BIG ASS = BIG LIFTS by COACH MOEY
Limp in Leap out Physiotherapy & Wellness in Belfield provides servicing to many near by Inner West suburbs including Belmore, Strathfield and Croydon park. See our weekly blog below if you are interested in new research, facts, general information or ideas.
Today we have COACH MOEY from FRONTLINE FITNESS in the house giving us the run down on posterior chain exercises.
Ever wondered why you aren’t as powerful as the guy or gal with the peachy ass?
A powerlifter, probably one of the worlds best stated:
“I’ve never seen a strong person with a small ass.”
… this man by the name of Louie Simmons is arguably the posterior building KING. If anyone knows a thing or two about developing the posterior chain, it’s this man.
Yes, training the posterior chain is important BUT, it does not have to be overly complicated.
No need to reinvent the wheel here. Most of you don’t even have time to train, let alone to sit there and become paralysis by analysis. Keep it simple, but EFFECTIVE!
Here are my top 5 posterior chain exercises in no particular order. These movements are five (5) of many exercises I prescribe to my clients. The movements provided can be varied in numerous ways such as; loading, volume and tempo. So, while there are only 5 variations, get creative and vary the execution and stimulus.
#5 – Landmine Romanian deadlift
For many, Hip Hinging just doesn’t come naturally. With the landmine attachment it allows the bar path to ensure you drive them hips back to create room for the hinge. The load is closer to the mid-section, rather than a straight bar directly in front of the body like your traditional Barbell Romanian Deadlift. If you have had any lower back issues, this can be the key to true lower body development.
This movement can be trained in all ranges. 3-5, 6-10 and even 15+
#4 – Glute Emphasis Back Extensions
Talk about LOVE. This movement is a common movement and honestly it just works. The GEBE (Glute Emphasis Back Extension) can be loaded using Bands, Barbells, Medicine Balls or even a Kettlebell. Be creative! I’ve attached an older video of the “Glute Guy” Bret Contreras demonstrating it.
These can be done for HIGH volume 50+ reps
#3 – Banded Russian Kettlebell Swings
The kettlebell swing in itself is effective. Add a band and it becomes a whole different ball game. The addition of the band provides an “overspeed eccentric” where it forcefully pulls the KB down on the eccentric motion. By this occurring you’ll need to be more aggressive on the concentric (Swing) part of the KB swing and resistant to the eccentric (Down) phase as the band pulls it down.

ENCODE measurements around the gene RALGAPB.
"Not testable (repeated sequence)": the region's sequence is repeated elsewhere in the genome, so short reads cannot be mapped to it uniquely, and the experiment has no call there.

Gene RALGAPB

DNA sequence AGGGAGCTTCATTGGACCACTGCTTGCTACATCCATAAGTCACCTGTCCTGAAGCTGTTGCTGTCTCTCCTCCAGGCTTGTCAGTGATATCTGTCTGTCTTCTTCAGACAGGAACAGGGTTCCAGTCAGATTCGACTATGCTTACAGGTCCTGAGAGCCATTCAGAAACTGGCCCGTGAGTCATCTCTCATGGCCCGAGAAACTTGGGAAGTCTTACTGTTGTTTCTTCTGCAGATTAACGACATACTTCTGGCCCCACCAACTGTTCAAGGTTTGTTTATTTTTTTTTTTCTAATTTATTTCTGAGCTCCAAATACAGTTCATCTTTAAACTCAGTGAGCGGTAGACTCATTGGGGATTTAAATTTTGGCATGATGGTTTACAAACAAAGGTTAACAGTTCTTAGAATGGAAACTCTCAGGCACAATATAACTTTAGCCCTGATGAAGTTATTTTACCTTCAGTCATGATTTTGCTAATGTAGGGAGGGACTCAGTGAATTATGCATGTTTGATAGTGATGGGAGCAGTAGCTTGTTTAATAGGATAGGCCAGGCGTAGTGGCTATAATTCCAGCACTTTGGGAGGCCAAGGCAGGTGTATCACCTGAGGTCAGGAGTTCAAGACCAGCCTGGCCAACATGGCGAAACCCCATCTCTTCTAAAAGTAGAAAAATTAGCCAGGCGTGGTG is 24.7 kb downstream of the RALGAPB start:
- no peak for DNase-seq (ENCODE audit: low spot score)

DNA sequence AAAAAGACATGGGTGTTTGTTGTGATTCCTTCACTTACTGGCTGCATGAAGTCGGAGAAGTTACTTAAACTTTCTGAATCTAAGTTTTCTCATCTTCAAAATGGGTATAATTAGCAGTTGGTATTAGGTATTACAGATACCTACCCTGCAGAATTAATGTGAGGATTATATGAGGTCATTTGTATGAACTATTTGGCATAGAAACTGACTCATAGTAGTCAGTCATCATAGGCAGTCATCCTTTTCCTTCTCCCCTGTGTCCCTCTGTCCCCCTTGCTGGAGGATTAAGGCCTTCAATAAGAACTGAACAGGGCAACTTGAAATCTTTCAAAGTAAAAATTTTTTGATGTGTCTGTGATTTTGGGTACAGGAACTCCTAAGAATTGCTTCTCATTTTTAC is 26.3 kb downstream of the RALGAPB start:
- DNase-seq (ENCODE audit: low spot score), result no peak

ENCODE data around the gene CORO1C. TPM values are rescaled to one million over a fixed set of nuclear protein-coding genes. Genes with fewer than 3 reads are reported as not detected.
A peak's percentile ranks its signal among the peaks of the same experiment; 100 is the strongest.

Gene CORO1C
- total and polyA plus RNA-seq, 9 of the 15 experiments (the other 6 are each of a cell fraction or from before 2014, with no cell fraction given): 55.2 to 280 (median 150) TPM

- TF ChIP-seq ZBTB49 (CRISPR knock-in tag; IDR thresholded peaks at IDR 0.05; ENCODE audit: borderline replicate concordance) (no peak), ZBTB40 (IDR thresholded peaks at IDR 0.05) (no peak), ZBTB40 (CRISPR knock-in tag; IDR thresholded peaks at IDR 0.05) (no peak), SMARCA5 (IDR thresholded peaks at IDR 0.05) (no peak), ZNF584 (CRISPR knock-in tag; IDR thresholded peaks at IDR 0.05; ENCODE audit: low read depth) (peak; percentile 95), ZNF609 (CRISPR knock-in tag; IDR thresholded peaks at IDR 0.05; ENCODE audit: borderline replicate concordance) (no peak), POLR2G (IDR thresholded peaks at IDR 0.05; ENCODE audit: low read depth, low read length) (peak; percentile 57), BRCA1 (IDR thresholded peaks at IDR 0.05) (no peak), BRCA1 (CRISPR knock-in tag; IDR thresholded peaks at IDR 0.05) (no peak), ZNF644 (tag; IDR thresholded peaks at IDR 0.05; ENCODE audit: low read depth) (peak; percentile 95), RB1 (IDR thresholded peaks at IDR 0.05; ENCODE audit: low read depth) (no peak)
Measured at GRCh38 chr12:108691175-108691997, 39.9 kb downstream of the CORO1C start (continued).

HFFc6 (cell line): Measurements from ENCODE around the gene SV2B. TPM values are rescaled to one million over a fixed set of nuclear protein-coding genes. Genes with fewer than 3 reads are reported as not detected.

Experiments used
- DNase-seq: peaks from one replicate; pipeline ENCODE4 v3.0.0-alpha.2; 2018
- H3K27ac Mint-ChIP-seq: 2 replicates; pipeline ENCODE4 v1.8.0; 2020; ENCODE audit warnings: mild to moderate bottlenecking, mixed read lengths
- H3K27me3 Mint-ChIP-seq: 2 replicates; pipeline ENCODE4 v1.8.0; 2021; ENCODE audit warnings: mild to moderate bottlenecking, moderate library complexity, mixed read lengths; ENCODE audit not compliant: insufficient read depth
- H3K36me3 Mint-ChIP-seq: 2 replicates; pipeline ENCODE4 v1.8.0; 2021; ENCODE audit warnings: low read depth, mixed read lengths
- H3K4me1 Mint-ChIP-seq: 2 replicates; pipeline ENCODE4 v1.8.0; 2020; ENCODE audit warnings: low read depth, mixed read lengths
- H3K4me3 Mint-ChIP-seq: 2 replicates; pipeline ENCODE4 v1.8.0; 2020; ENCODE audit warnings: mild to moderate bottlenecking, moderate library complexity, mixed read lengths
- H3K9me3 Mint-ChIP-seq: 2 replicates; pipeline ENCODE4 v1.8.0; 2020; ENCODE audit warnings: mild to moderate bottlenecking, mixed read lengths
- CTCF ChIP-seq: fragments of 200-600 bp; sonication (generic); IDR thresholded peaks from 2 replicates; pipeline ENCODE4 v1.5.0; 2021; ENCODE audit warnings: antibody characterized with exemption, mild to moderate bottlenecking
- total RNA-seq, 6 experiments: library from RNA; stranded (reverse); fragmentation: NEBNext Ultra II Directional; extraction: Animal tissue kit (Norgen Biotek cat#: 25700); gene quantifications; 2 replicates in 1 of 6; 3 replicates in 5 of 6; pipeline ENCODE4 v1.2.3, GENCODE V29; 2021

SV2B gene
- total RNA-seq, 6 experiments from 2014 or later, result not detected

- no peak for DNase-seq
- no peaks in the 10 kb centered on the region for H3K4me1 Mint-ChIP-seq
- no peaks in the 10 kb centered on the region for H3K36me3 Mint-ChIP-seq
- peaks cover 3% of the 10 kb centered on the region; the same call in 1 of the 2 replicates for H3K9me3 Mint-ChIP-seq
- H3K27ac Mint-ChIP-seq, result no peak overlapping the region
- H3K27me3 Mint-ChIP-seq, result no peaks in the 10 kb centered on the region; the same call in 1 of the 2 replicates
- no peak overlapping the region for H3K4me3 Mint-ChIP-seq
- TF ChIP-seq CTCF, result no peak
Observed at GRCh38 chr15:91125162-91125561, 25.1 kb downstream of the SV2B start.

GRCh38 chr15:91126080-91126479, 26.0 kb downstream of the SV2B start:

Ideally, I love training this movement as a primer for deadlifts or as part of a metabolic finisher. Reps varied from 3-15+
#2 – Hip thrust with band
Here it is, coming in at number #2 on my chart. As stated before, this is in no particular order. Everything performed in the gym has its place when programmed intelligently and executed correctly. The Hip Thrust, famously orchestrated by Bret Contreras can be performed in a tonne of ways. E.g. – Barbell, Banded, Glute bridges, Dumbbell, Banded, and not to mention even standing/kneeling … But that may be for another day.
Attach a band to the bottom of a power rack and take these for a spin going past the mediocre 3 sets of 12 reps. Go beyond the 20+ rep mark. Don’t fear the top end rep ranges.
#1 – Incline loaded walking (On treadmill is applicable here)
WALKING?! REALLY?! Yes. But no ordinary stroll in the park on a sunny Sunday afternoon. Let's load this bad boy up using 3 tools:
The sled: using a sled tied up around the hips in a park
Bands: As you will see in the video tying up a band on a heavy kettlebell or between two 20kg plates on a box/bench behind you.
Weighted Vest: If you have one, use it. Best and easiest way to load up your walks.
Key note is to ensure your gait cycle (the way you naturally walk) is not distributed with the added tools. Adding the incline creates a hip dominant stride with a leaning forward torso.
Start off with just 10min and increase this weekly to an average of 15-20min. This can be used as form of Active Recovery on your off days or post session conditioning.
All in all, the main take away point from this is simple. Get out there and train them damn glutes! Use the above movements to further develop your training program and knowledge on becoming stronger on the gym floor and in your day to day functionality.
COACH MOEY – Frontline Fitness
This information can be used to gain a better understanding of lifting and technique required. To find out more about how we can help your neck pain, or to book in for a consultation you can contact us via our Limp in Leap out Physiotherapy & Wellness contact us page, or book online here.